I met Joe, oh, maybe five years ago.  I was driving in from Minnesota to meet some chums from my Penn days.  Driving with layovers in places I could rest for a while.  I wanted to see some more of the Country, especially West Virginia and the Shenandoah Valley.  Lee and Traveler, his faithful horse, their final resting place.

I rolled into Philly and checked in at the Marriott Hotel, downtown.  I threw my one bag on the bed and proceeded to head to the place that I knew best, The Class of 1923 hockey rink.  It would be a tricky place to drive to if you did not know how. I certainly did.  Spent years there chasing or stopping pucks on that ice sheet, my class being the first one to spend all four there.

I pulled into a place that said no parking.  I parked and proceeded to enter the down stair entrance.  The cold smell that greeted me was the same smell I remembered 42 years previous.  I like sameness in life when it is a producer of good remembrances.  Here there were many.  They certainly lathered over those that were less commemorative. I went to the Plexiglas and looked out. Ice arenas have a certain home quality to me.  They represent a game I loved and provided a sanctuary for many years.  ‘1923’ creamed to the top of a long list.

Joe came about and we fell into a chat.  He was the arena manager.  As we talked I could not help but be drawn to his Jersey nature.  This and the curb appeal the rink demonstrated.  The ‘old lady’ was looking fine, something I was not expecting.  Fact was she was looking better than fine.  And Joe was the reason.

I found out he had been directly involved at the old Spectrum in Philadelphia, where the Flyers displayed two Stanley Cup banners from the ceiling; Cups they had won while I was on campus at the University of Pennsylvania.  He had come over a number of years later to Penn.  Thankfully.  He produced programs that continued the traditions of ice hockey at Penn while reaching out to Drexel University and several area clubs and high schools.  He found a rhythm for ‘Her’ that had been lost when in a political game of kickball Div.1 hockey had been booted off campus. The ‘lady’ was turning a profit.  This while the University kept a not so secrete desire to be rid of her and growing more grass.  But Joe and many others would not let that happen.  So with the drive that comes with dreams and hope, Joe demonstrated that ice hockey and skating still belonged on campus. And in West Philly.

You know how it is when someone sparks you.  Joe entreated me to the atmosphere I remebered back when Penn was rocking the house and the Band was playing “The Red and the Blue:”


Come all ye loyal classmates now
In hall and campus through,
Lift up your hearts and voices
For the Royal Red and Blue.

Fair Harvard has her crimson
Old Yale her colors too,
But for dear Pennsylvania
We wear the Red and Blue

Of course it was the chorus that we players chanted in hoarse voices while on those winning surges, when we felt we could beat anyone, especially B.U., which we did:

Hurrah, hurrah Pennsylvania!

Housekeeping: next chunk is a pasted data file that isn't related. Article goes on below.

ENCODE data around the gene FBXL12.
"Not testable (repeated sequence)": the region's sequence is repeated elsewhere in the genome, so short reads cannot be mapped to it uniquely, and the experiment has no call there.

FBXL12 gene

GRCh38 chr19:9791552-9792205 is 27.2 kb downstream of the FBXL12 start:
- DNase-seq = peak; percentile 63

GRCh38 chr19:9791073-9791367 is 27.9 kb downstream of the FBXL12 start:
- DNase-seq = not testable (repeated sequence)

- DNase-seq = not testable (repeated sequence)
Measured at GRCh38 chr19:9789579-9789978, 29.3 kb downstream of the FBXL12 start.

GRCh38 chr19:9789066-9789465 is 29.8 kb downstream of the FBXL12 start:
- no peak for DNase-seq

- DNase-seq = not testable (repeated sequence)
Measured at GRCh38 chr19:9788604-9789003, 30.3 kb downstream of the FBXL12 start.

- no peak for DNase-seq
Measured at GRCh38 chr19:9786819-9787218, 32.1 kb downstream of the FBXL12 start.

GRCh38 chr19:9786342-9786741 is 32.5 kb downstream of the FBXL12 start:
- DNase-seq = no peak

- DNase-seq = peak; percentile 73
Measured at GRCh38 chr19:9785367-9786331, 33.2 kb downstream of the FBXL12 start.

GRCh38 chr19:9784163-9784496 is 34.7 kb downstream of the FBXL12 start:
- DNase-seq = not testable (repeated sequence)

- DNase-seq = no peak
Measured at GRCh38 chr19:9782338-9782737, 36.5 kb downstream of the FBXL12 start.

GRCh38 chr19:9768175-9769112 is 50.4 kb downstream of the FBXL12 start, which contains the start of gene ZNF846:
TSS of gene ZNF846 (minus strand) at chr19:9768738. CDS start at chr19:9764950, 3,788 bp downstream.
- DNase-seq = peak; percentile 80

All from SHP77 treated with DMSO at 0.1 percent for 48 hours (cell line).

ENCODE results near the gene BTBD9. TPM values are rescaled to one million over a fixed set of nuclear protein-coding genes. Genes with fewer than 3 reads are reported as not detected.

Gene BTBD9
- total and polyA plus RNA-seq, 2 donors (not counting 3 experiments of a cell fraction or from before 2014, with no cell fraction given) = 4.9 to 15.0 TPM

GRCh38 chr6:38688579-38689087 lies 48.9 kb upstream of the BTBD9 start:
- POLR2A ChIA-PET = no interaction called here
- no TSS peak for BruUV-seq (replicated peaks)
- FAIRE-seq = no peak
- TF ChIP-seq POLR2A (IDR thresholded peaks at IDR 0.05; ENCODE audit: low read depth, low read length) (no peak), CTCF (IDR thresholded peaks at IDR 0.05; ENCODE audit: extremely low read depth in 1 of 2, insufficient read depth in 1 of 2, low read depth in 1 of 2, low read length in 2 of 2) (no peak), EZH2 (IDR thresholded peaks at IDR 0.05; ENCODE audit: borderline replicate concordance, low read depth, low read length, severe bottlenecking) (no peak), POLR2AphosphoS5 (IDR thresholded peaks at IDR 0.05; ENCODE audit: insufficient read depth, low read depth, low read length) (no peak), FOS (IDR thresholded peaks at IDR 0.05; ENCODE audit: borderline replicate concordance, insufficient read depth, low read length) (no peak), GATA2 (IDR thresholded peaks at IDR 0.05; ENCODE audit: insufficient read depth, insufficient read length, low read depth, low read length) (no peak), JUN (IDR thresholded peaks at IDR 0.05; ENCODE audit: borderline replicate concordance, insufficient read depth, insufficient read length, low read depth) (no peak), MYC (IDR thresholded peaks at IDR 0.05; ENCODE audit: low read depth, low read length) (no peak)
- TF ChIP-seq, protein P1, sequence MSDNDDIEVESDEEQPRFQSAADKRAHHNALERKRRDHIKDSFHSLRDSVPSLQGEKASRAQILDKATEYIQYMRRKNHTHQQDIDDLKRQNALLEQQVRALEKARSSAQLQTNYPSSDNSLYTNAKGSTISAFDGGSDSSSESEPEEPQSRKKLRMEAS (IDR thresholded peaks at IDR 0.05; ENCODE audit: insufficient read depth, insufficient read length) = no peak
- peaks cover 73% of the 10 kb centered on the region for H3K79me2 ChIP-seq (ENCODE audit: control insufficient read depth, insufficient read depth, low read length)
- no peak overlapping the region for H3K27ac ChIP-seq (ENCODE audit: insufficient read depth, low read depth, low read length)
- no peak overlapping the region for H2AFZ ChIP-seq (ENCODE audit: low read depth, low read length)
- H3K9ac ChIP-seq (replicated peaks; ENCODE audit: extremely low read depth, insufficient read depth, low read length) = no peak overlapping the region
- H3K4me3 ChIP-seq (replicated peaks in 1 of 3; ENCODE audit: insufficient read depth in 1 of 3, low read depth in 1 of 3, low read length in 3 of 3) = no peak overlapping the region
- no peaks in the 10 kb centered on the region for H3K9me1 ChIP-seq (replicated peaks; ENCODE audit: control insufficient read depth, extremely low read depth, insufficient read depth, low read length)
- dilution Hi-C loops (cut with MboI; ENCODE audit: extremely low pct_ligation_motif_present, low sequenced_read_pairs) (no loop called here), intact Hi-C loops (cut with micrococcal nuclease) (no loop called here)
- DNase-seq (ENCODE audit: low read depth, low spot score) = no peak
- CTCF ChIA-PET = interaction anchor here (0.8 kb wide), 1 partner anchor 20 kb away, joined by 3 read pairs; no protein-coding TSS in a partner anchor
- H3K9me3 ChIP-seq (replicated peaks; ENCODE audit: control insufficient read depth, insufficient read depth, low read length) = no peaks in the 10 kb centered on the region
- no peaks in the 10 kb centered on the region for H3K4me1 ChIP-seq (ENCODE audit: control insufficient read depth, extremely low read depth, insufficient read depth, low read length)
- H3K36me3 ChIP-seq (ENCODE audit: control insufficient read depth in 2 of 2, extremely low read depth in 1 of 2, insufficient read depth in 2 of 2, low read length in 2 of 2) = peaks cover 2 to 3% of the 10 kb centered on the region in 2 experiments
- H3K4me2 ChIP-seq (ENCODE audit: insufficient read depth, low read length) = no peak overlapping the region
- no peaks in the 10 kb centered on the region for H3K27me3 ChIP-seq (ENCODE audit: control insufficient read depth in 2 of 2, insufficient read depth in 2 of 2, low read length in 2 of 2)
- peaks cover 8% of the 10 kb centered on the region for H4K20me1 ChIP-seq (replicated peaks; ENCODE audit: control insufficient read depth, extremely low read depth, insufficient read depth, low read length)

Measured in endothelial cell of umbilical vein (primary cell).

Hurrah for the Red and the Blue!
Hurrah, hurrah, hurrah, hurrah,
Hurrah for the Red and Blue!

Joe was not there then, but he could have been….  He epitomized everything good about Penn hockey and more.  He knew how skating and hockey would be lessons, experiences, and memories for any Penn connection.  By its Rink, Penn could reach out to the greater community; colleges, universities, high schools, clubs, kids that just want to skate, etc.,  meeting an active desire to be part of the Philadelphia experience.  Joe went to work and made it thrive beyond what was considered.  He did it the Philly way; tough, tender, sharing and caring. He took over the helm, steered clear of the icebergs and took many on wonderful journeys.

I was back two years ago and had to have some time with Joe.  He brought me up to his office and we shared stories and he caught me up on what was going on and some of his vision.  I attended willfully his voice.  He sparked me again to where and what the ‘1923’ was and would be.  Then he surprised me.  He went to a closet and pulled out a jacket, one of those parkas that are water proof and have an inside liner which allows you to wear one or both.  On the heart side was the logo for Penn.  I was…thankful.  We shook hands and he once again told me where I could park my car for the weekend, a place that only he could park, and I headed down to see which mates had arrived.  I remember thinking of the Highball song that we used to sing at the Football games for some reason.  It seems to fit now in a fashion of deep respect.


Joe died at his desk, two days ago, at the rink, after moving porpane tanks, chucking garbage bags into the outside container and various other ‘jobs’ that he always was doing.  After climbing the steps, he placed the folders down that he had brought with him.  They were never opened.  He was found a time later. As he would have opened the folders almost immediately to task the never ending scheduling of ice time, job hours and job needs, it is speculated he died almost instantaneously.  I am living with that.

To Joe, you were special:

“Drink a Highball at nightfall
Be good fellows while you may
For tomorrow may bring sorrow
So tonight, lets all be Gay!
Tell the story of Glory
Of Pennsylvania
Drink a highball And be jolly
Here’s a toast to dear old Penn!”

Here is a sincere toast to Joe Crowthers, a friend to Penn, Penn hockey and to anyone who met him.

In sympathy and God’s grace and love

the Wac

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